There is no problem with using App Inventor to write your own apps and share them with others. The problem is that App Inventor makes it easy to write any app – and malware authors have begun to use App Inventor to create apps that are malware and might do bad things.
“App Inventor doesn’t give malicious apps any special powers nor access to exotic exploits to attack your phone. But it does make the production of Trojanized apps enormously easy. With only a basic understanding of Android programming, an attacker can churn out tons of malicious apps. More apps means more confusion, and more opportunities for attack.”
App Inventor is a “low code”, visual software development tool. Such “drag and drop” programming tools enable non-programmers (and programmers) to create many types of applications without the details of traditional programming code.
This leads to an important issue – will less trained/less experienced programmers inadvertently introduce security problems in their applications?
Gartner predicts that by the end of 2025, over 65% of development projects will use low-code builders. The field of low-code continues to expand. But what security implications does low-code introduce? Low-code refers to tools that enable application construction using visual programming models. Adopting drag-and-drop components instead of traditional code, no-code and low-code platforms enables non-technical folks to construct their own workflows without as much help from IT. Yet, handing power to citizen developers with less security training can be risky. Plus, low-code platforms may hold compromised propriety libraries or leverage APIs that may unknowingly expose sensitive data to the outside world. There’s also the possibility that low-code could increase shadow IT if not governed well.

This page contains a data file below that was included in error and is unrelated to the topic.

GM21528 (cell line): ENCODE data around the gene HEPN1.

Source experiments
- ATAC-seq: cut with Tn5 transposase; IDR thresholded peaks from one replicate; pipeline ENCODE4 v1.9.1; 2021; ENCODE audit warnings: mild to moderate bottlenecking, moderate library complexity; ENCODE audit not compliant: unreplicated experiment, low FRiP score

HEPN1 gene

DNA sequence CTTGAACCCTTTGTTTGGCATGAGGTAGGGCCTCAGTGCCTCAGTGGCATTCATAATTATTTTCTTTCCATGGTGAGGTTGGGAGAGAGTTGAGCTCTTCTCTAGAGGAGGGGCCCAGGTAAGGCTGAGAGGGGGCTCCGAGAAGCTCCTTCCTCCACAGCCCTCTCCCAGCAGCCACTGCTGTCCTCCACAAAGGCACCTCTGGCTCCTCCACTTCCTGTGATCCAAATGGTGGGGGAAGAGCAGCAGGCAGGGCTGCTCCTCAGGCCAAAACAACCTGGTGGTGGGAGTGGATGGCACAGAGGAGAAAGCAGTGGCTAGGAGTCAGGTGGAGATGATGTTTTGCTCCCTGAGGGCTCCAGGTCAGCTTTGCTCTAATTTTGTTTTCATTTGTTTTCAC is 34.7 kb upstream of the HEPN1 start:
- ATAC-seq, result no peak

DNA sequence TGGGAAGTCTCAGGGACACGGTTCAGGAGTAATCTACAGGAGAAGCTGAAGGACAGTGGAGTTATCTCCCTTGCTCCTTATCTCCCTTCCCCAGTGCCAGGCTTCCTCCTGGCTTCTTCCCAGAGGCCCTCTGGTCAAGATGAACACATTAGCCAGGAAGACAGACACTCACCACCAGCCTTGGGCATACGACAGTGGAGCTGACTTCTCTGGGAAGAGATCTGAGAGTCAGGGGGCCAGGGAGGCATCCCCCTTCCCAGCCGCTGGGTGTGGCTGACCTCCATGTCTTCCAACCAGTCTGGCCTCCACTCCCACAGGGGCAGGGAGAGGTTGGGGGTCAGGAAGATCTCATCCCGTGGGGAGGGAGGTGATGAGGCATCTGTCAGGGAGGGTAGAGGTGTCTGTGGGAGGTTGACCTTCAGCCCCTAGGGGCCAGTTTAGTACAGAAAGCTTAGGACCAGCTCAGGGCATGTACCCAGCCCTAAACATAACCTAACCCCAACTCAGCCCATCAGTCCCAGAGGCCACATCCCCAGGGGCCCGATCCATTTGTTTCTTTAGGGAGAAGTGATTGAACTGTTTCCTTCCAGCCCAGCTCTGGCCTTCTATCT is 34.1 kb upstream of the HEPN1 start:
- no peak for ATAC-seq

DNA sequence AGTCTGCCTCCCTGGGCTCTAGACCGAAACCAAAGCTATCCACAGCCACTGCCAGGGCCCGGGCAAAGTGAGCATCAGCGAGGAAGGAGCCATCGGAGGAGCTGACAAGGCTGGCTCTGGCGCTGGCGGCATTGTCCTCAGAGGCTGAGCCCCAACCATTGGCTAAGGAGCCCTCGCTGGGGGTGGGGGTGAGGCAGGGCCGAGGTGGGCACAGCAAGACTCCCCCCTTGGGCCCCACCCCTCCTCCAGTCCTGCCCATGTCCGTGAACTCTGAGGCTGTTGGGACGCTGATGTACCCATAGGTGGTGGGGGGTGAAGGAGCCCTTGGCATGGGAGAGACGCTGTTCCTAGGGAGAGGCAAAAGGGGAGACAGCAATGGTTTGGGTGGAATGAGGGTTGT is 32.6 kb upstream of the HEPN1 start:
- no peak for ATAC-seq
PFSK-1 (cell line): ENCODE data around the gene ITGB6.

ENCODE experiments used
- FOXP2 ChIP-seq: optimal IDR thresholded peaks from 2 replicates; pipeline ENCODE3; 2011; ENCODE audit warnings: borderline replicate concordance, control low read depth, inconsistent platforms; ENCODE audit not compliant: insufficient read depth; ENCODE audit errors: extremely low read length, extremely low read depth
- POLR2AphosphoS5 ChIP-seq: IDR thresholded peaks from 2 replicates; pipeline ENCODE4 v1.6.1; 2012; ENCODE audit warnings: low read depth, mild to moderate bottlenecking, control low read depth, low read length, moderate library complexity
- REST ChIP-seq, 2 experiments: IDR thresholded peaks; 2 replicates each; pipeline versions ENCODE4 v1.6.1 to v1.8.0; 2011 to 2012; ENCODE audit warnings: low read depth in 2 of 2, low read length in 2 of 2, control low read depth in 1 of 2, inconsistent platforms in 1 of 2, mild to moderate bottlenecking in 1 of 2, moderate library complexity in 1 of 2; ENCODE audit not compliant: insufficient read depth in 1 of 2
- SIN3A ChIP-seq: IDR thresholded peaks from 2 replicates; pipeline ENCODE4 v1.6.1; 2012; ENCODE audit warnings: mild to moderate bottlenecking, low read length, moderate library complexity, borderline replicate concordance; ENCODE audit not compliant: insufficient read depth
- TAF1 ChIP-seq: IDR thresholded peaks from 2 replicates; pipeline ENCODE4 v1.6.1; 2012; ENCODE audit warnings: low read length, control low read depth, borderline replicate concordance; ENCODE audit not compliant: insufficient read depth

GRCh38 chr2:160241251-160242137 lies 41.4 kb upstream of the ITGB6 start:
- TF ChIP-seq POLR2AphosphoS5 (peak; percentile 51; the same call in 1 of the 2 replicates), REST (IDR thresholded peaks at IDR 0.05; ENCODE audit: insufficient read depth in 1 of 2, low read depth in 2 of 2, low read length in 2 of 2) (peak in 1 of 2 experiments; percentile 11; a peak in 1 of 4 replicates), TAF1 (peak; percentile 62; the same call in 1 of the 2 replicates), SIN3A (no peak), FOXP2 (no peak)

MIT has announced that the App Inventor for iOS (Apple iPhone and iPad) has entered beta testing. The Beta test program is currently limited, but is expected to expand in the summer, with a public release next summer.
I have redesigned the Learn2c.org web site to feature this clean and simple look, with less clutter than I had on the prior design. Do not be alarmed – its the same web site as before!
The following is a cross-post from my older web site on App Inventor:
This web site – appinventor.pevest.com – is no longer the primary web site for our App Inventor tutorials. However, that web site will remain there indefinitely as many people link to it, including search engines and my own e-books 🙂
The new, short and easy to remember URL is Learn2C.org as in “Learn 2 Code”